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  • Ted Soqui/Corbis via Getty Images(LOS ANGELES) -- John Martin, a retired ABC News national correspondent, is a public policy fellow at the Woodrow Wilson Center for International Scholars in Washington, D.C. This is his first-person essay written for ABC News reflecting on his experiences covering the 1992 Los Angeles riots:On that morning 25 years ago, smoke still hung in the air from the looting and fires the day before, but it seemed the nighttime curfew had worked. Streets were largely deserted, boulevards eerily quiet.The big white stock exchange building was open but almost nobody came to trade. Universities were closed, USC postponed final exams. Workers stayed home.As an ABC News national correspondent walking the streets with a camera crew, I spent 10 days looking for signs of revival and hope. At first, I didn’t see many.“I don’t believe it had anything to do with Rodney King,” said a black woman in front of her looted shop. “I think it had to do with people’s greed.”At a post office, hundreds of people lined up for Social Security checks and monthly welfare assistance.“These are not the people who bombed and looted and destroyed the stores,” said a 20-ish black woman in a bright orange jersey. “These people,” she said, “want get their money.”Meanwhile National Guard troops began streaming off buses. The mayor seemed relieved. “We are going to insure the safety of this city,” said Tom Bradley, a black man and former police officer. “And we are going to take back the streets.”But what would Los Angeles do with its streets? There were 10,000 looted and burned businesses, at least 200 families homeless, food shelves empty, banks littered with ashes, a doctor’s office choked with debris.“The evil act is done,” said Dr. Gerald Fradkoff, an internist who devoted his practice to the aged poor and low-income immigrants.Dropping his singed paper records into a brown cardboard box, the doctor said he would try to renegotiate a low-interest loan from the Small Business Administration.“I have to heal, the city has to heal, and we have to come back together.”Then, suddenly, it started, we began to see a remarkable amount of effort. It was heartening.In Hollywood, volunteers streamed along the sidewalks and in passing trucks, helping wherever they were needed to sweep and clean.In South Central, merchants opened a makeshift store in the parking lot of a burned out supermarket, calling it “Rebuilding Starts Now.”In the city center, 14 architects and lawyers met to plan ways to construct small shopping districts in riot areas to provide food and retail services.“The immediate solution we’ve come up with is temporary structures that will have a lifespan of perhaps one year,” said Roland Wiley, a young black architect.But they needed city building permits and faced a bureaucratic maze.A white-haired white lawyer, Richard Riordan, had a solution:“If you go to them with a concept you will get jerked around for a year or so,” said Riordan. “Go in with a set plan. I will guarantee you…we’ll get that through within a few days.”The plan worked. (So did Riordan’s get-it-done attitude. A year later, he was elected mayor).Meanwhile, a giant drugstore chain offered more hope.Even though it had 19 stores looted and four burned to the ground, a Thrifty executive promised the firm would not abandon the stores that were looted.Still, there was plenty of despair.Richard Kim, owner of a family electronics business, found that looters had stolen 20 percent of his audio equipment and television sets. Fire had destroyed a million dollars of his inventory.“We’re already leveraged out like a lot of businesses in the area,” he said, “We cannot take out any more loans. If the insurance does not cover it, we cannot rebuild.”An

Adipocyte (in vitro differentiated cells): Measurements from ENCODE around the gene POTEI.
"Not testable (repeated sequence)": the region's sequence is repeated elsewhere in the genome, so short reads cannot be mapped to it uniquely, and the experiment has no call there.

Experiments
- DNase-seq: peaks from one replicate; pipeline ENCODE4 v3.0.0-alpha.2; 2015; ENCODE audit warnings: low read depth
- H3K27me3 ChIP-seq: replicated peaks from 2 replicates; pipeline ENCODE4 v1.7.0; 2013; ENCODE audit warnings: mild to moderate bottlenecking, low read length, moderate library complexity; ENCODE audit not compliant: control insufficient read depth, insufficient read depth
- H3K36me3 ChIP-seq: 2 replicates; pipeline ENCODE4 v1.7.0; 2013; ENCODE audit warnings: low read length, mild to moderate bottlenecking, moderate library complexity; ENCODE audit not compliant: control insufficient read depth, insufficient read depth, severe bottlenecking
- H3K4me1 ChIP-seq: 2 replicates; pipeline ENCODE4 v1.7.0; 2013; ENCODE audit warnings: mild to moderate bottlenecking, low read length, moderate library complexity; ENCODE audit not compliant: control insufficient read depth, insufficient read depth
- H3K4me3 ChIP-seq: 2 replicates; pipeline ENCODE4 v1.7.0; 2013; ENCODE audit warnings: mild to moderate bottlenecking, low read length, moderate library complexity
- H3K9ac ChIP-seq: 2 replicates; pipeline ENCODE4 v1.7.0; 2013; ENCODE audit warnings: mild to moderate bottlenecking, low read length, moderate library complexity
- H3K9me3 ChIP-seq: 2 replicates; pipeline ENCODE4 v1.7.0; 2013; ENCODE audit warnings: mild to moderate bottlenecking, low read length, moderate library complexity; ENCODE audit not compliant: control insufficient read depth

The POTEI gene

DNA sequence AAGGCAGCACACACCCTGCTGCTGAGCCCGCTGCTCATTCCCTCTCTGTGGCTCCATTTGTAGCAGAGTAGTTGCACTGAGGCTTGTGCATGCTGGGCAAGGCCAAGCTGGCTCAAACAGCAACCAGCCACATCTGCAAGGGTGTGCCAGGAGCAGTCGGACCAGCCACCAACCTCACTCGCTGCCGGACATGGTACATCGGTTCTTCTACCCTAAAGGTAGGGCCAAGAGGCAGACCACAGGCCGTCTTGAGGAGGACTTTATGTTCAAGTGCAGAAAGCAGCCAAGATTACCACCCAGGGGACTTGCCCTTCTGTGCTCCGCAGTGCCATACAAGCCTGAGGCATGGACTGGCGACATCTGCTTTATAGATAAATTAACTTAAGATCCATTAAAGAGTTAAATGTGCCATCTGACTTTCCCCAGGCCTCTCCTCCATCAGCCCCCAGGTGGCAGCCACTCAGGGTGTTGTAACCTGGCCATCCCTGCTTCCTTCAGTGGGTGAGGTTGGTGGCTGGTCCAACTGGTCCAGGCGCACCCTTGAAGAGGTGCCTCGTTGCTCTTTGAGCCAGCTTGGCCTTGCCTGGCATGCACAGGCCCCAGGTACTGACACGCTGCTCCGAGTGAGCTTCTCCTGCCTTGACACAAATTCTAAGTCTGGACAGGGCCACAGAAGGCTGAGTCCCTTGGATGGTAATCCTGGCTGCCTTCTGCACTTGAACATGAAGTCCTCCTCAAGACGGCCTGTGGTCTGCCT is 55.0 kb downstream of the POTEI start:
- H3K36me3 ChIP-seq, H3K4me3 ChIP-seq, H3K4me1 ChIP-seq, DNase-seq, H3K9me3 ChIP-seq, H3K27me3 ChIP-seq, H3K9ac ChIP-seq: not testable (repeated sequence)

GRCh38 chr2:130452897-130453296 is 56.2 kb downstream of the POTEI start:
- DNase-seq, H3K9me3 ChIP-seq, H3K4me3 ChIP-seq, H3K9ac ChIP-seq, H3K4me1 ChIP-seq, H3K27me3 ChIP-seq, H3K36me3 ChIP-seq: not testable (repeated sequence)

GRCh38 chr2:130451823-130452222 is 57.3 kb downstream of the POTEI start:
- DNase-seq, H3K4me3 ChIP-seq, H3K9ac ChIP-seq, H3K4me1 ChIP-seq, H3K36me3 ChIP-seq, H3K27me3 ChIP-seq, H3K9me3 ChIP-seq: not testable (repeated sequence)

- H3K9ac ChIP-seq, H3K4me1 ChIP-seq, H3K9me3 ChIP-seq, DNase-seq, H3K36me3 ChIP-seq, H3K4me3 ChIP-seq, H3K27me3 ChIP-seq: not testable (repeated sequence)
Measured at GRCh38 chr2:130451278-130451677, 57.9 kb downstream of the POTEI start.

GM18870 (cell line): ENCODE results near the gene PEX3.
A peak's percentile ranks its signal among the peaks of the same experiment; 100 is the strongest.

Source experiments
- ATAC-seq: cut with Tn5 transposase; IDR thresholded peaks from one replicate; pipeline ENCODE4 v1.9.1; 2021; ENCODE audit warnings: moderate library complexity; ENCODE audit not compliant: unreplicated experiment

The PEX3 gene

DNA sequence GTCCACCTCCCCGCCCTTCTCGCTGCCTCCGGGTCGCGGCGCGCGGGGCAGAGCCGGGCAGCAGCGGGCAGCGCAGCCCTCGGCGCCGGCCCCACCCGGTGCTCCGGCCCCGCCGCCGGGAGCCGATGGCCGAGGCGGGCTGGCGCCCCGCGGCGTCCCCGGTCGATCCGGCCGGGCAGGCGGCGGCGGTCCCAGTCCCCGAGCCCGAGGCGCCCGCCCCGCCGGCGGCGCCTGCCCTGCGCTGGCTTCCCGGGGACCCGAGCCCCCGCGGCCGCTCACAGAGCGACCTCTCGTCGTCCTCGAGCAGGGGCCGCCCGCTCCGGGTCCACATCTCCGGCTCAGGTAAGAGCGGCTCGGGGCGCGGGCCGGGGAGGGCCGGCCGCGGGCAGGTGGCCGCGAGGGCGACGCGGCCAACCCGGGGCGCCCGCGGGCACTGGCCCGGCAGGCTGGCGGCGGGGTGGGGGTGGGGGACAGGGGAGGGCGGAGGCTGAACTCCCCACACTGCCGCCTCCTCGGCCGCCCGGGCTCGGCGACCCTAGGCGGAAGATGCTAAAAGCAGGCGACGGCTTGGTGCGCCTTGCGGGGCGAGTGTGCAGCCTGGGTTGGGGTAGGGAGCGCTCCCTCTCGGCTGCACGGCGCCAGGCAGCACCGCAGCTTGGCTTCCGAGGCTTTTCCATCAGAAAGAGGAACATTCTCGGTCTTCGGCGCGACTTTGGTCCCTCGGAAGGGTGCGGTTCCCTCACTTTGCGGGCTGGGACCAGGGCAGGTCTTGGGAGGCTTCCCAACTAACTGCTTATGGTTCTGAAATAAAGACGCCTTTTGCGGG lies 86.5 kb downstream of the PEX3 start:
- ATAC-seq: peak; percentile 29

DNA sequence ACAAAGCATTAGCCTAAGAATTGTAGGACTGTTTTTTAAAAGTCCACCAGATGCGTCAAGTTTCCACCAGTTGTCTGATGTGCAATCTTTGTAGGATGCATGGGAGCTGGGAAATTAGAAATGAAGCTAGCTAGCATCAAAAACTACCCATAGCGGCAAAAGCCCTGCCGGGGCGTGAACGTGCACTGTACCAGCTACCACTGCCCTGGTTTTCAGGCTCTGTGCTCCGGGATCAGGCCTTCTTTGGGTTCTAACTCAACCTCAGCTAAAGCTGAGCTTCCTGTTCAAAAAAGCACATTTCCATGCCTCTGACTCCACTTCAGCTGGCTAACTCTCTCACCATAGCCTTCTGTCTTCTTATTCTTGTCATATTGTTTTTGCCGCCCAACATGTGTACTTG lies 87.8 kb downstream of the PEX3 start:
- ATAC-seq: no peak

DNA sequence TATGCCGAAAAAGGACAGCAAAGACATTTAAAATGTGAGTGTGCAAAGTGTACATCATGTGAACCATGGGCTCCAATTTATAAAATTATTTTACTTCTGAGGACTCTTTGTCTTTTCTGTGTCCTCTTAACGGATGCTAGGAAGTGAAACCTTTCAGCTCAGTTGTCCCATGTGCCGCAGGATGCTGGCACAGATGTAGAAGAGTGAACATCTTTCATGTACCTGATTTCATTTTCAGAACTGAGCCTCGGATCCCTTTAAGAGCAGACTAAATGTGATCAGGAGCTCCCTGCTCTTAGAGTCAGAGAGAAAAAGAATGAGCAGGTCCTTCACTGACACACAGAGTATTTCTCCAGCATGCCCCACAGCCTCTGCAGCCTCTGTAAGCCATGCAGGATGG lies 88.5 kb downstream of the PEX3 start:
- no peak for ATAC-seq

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  • Radimer Lewis Sr.(SEATTLE) -- A heart-stopping accident of nature that unfolded on a Washington state highway was captured on dashcam video.The dramatic video shows that drivers heading southbound on I-5 had no warning when a tree came crashing down, damaging two vehicles on Wednesday afternoon.According to authorities, the force of impact caused windshield damage to one vehicle and crushed the cab of the second vehicle, leaving its female driver badly injured."She was unconscious when troopers and witnesses arrived on scene," Trooper Brooke Bova with Washington State Patrol told ABC Seattle affiliate KOMO-TV.The injured driver was taken to Seattle’s Harborview Medical Center and listed in satisfactory condition.
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  • WABC-TV(NEW YORK) -- An 11-year-old Bronx, New York boy on Tuesday stabbed a home intruder who he said was violently attacking his mother, according to police.The unidentified child stabbed Brian Febus, 22, twice in the back after the man reportedly kicked down the family's apartment door and attacked his mother, ABC affiliate WABC-TV reported on Tuesday, citing police sources.Febus, who's had 14 prior arrests, according to court records, was later arrested on assault and burglary charges in connection with the incident.A neighbor, who asked not to be named, described the incident as "really nasty.""What I know is an unfortunate thing happened to a good person in front of a child that's too young to even have been in this situation," the neighbor told WABC. "It was really nasty."Febus allegedly broke down the door at around 5 p.m. local time after the boy’s 32-year-old mother refused to let him in, according to the WABC report.Febus then allegedly entered the home and punched the woman multiple times, according to the report. Police said it was not immediately clear as to why the man targeted the mother of two, who also has a 4-year old child.The 11-year-old reportedly dialed 911 to report a "robber in the house" and stabbed the man in an effort to fend him off, according to police. The attacker fled the scene, but he was later apprehended at a nearby hospital.The man claimed he sustained the stab wounds during a fight on the street, police said.The boy and his mother were both taken to a nearby hospital for minor injuries, according to the report. The child had scratches on his arm and his mother was treated for a bloody lip and cuts on her arm."It's unfortunate an 11-year-old had to do that but I'm just glad she wasn't more severely injured," another neighbor, Kim Williams, told WABC."If you defend your mother you are a hero," another neighbor, who was not identified, said.